A Search for Five Brothers at the Edge of Empire
A panoramic new work of history following five brothers around the world in the dying days of Empire
‘Patsy, what are you going to be when you grow up? Well?’
'A Royal Engineer, Daddy. A Royal Engineer!’
Charles Drazin knew little about his mother's father – only that he had been a military surveyor who mapped great swathes of the British Empire. But when his mother was told that she was dying, it prompted recollections of her early life that she had never confided before: of the village in the west of Ireland where she had grown up, and of her father, whose death changed the life of an eight-year-old girl for ever.
Soon afterwards her own death left her son to go through alone the relics of her life. They included a box of old photographs, a battered suitcase stamped with the initials of the grandfather he had never known, and the service records of Patrick’s brothers, who, like him, had all enlisted in the Royal Engineers as the nineteenth century became the twentieth. So began an extraordinary journey of discovery that took him from the age of Queen Victoria to the battlefields of the Western Front.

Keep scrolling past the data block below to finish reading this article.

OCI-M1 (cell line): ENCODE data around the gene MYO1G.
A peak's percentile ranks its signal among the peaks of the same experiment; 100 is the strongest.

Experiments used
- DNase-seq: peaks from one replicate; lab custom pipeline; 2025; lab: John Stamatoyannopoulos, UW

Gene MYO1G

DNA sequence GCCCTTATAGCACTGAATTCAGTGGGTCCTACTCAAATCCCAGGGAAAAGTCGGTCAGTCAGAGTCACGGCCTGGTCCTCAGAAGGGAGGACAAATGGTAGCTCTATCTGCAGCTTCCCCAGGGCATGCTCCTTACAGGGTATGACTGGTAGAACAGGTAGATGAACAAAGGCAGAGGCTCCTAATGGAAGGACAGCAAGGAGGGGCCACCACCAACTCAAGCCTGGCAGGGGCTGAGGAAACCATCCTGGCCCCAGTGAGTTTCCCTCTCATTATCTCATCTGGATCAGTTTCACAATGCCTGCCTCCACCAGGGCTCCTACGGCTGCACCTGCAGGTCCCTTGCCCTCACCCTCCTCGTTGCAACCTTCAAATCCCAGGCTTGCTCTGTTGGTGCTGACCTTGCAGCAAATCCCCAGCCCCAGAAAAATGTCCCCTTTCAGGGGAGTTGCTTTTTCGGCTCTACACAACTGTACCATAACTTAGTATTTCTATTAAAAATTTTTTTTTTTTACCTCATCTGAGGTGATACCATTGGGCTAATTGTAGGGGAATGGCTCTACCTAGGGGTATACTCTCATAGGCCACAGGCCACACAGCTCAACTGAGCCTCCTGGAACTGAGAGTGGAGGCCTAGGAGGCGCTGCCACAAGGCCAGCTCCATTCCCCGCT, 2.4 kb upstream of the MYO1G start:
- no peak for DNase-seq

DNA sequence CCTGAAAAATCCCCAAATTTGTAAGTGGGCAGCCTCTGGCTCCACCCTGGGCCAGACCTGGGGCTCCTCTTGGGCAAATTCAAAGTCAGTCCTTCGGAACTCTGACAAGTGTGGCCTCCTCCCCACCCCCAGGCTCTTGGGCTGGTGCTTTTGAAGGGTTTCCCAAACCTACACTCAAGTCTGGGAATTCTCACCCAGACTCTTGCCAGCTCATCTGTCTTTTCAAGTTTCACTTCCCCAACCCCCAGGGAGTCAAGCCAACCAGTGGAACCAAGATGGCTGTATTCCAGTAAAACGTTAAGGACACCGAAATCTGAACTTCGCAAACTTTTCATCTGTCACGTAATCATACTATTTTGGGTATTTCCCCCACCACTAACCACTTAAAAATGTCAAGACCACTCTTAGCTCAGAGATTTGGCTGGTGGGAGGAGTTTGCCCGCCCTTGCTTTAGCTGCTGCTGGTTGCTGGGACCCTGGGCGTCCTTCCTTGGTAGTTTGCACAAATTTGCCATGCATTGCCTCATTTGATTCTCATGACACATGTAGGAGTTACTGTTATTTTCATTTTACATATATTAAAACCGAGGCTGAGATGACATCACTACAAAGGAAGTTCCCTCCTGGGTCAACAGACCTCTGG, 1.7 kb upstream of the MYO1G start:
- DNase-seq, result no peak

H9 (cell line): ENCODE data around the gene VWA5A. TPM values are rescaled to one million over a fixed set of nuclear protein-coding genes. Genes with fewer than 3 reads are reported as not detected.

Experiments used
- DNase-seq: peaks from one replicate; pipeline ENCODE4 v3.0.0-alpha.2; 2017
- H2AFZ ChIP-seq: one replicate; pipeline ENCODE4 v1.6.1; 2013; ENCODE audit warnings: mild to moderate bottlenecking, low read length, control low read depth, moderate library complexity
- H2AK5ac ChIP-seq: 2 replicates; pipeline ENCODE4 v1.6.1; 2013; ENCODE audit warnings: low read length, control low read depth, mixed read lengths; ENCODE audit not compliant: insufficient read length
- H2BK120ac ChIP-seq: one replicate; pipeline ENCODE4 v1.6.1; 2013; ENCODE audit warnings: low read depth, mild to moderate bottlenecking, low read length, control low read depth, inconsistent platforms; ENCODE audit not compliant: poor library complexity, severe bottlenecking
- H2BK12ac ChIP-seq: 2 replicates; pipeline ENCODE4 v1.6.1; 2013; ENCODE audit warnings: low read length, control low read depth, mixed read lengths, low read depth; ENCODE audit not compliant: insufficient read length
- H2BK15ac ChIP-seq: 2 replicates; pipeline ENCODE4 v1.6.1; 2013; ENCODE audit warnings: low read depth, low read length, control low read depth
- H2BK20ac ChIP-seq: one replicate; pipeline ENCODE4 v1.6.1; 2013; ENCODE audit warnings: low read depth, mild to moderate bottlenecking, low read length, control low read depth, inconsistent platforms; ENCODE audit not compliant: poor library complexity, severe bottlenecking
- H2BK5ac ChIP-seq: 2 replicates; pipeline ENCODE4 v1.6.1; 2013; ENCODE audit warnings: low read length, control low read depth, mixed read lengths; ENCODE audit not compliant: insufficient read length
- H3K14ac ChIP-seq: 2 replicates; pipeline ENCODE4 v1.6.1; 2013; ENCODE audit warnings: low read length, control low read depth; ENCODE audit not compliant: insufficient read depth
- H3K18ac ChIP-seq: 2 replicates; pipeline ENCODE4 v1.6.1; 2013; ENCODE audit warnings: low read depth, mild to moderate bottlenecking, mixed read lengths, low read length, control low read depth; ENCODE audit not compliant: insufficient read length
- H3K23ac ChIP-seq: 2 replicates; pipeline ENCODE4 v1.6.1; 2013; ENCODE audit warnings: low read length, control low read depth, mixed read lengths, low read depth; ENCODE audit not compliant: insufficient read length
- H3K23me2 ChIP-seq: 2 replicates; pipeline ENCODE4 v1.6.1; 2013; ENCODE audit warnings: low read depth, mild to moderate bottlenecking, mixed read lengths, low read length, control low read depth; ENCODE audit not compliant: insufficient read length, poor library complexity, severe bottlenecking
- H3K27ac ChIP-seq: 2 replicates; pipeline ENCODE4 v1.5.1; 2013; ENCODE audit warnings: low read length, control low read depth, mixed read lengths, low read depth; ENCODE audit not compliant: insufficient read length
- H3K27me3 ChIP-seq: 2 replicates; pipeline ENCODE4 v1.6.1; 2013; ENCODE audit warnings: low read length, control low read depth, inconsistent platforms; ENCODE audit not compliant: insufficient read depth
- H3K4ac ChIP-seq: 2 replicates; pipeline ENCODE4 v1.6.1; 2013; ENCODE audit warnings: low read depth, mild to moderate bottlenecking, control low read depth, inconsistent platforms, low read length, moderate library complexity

Mapping the Past is the story of five brothers who, mapping the world, lived up to the Royal Engineers’ motto of Everywhere. It is the story of Ireland, and of the Empire from which it broke away. It is the story of conflict, war and its aftermath. And, most of all, it is the story of memory, endlessly carrying the past, for better or worse, into our present and future. It is an imaginative, intimate and powerful work of history, by a writer of rare power.
“Beautifully written … Drazin maps out his family’s past with endearing passion.”
Family Tree Magazine
“A worthy endeavour – a thoughtful, engaging, humane reflection on one family’s trek through some of the most extraordinary tangles of history .”
The Catholic Herald
“[A] fascinating piece of family history …engaging and informative.”
Your Family History
Miranda Seymour, Daily Telegraph
“Drazin has composed a beautiful family tribute that at the same time salutes the Royal Engineers eloquently, and thoughtfully interrogates our tragic imperial history.”
Spears Wealth Management Survey